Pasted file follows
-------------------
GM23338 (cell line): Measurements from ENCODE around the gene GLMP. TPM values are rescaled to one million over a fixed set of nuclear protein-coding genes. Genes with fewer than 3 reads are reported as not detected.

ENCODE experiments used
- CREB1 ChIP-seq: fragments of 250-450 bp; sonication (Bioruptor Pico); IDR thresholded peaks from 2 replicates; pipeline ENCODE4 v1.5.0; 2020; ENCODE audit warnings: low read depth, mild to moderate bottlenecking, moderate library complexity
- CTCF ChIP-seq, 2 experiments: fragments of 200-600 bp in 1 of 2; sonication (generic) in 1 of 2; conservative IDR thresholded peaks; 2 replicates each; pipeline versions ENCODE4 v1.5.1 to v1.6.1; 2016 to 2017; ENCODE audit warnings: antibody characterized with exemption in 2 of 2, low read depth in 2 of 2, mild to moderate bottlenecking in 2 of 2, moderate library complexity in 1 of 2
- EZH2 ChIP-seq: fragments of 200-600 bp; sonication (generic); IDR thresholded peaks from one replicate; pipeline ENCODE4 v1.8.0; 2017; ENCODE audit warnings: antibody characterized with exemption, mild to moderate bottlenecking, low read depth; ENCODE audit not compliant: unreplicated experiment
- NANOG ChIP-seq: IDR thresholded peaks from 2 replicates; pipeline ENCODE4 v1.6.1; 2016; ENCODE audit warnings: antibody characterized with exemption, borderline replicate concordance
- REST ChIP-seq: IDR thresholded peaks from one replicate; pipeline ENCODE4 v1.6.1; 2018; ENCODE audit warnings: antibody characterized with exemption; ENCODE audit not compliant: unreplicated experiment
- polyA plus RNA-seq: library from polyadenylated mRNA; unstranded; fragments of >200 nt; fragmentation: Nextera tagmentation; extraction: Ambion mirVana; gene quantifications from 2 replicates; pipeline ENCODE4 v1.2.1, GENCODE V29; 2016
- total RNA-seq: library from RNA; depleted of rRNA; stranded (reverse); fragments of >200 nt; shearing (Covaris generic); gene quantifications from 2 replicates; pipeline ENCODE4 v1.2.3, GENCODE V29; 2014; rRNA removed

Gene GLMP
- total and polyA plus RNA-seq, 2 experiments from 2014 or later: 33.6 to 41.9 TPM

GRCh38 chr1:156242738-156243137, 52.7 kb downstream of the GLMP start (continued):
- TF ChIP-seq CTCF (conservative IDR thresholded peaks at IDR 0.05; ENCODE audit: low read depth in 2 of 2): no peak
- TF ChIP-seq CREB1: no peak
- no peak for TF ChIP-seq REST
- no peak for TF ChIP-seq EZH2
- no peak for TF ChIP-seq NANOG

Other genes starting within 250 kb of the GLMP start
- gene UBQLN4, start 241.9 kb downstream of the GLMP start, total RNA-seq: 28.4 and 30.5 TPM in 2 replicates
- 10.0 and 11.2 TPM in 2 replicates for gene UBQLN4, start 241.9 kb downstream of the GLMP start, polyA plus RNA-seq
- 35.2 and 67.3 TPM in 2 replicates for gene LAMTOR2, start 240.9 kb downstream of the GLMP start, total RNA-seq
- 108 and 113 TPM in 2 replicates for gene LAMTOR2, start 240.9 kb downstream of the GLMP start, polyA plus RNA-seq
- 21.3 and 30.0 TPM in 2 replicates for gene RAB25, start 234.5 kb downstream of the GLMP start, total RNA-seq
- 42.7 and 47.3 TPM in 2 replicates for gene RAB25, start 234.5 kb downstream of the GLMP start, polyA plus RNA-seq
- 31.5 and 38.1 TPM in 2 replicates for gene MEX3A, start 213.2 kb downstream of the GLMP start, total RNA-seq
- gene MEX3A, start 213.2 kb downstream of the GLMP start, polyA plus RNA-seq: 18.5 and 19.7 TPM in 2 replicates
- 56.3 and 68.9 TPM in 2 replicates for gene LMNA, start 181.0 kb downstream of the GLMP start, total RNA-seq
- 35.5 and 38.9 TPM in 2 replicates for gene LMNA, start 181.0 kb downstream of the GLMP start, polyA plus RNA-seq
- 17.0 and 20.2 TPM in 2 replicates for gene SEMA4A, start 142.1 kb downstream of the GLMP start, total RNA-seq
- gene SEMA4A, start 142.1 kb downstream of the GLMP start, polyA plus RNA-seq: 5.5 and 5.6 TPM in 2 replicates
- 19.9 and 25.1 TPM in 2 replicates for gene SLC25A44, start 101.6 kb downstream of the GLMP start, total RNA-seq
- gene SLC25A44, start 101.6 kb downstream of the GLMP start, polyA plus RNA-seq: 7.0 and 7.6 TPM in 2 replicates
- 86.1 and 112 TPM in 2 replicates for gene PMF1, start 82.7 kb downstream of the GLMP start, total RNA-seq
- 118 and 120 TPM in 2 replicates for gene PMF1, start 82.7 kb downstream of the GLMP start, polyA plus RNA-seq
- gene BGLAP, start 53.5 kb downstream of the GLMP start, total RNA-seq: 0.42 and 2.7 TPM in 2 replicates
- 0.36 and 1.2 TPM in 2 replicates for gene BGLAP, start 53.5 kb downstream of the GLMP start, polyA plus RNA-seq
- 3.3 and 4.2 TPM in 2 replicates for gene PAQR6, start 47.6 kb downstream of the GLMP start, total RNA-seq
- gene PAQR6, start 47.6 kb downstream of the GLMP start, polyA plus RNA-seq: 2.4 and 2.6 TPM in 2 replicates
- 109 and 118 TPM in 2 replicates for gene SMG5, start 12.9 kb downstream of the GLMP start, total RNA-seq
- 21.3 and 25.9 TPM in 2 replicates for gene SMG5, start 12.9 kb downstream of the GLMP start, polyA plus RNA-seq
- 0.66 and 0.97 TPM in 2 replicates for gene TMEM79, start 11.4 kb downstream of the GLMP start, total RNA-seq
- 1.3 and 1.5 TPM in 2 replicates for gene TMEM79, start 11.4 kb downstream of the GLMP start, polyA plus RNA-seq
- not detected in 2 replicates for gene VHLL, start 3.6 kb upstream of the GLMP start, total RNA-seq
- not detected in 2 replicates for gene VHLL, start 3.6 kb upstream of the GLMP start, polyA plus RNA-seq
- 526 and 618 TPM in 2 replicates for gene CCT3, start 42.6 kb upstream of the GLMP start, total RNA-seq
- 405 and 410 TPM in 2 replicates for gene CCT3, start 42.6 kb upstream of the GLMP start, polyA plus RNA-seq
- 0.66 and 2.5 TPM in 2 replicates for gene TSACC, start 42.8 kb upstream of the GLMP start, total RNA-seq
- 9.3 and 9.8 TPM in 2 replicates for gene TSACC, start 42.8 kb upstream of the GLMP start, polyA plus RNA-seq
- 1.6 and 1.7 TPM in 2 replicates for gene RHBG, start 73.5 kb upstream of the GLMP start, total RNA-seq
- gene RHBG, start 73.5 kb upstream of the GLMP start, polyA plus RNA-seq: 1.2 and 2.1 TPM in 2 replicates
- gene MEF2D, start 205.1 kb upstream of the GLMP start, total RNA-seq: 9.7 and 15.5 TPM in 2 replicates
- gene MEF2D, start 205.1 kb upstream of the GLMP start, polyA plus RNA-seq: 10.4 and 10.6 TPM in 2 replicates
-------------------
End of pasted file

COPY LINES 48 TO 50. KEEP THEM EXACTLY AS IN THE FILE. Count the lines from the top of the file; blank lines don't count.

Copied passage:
- 9.3 and 9.8 TPM in 2 replicates for gene TSACC, start 42.8 kb upstream of the GLMP start, polyA plus RNA-seq
- 1.6 and 1.7 TPM in 2 replicates for gene RHBG, start 73.5 kb upstream of the GLMP start, total RNA-seq
- gene RHBG, start 73.5 kb upstream of the GLMP start, polyA plus RNA-seq: 1.2 and 2.1 TPM in 2 replicates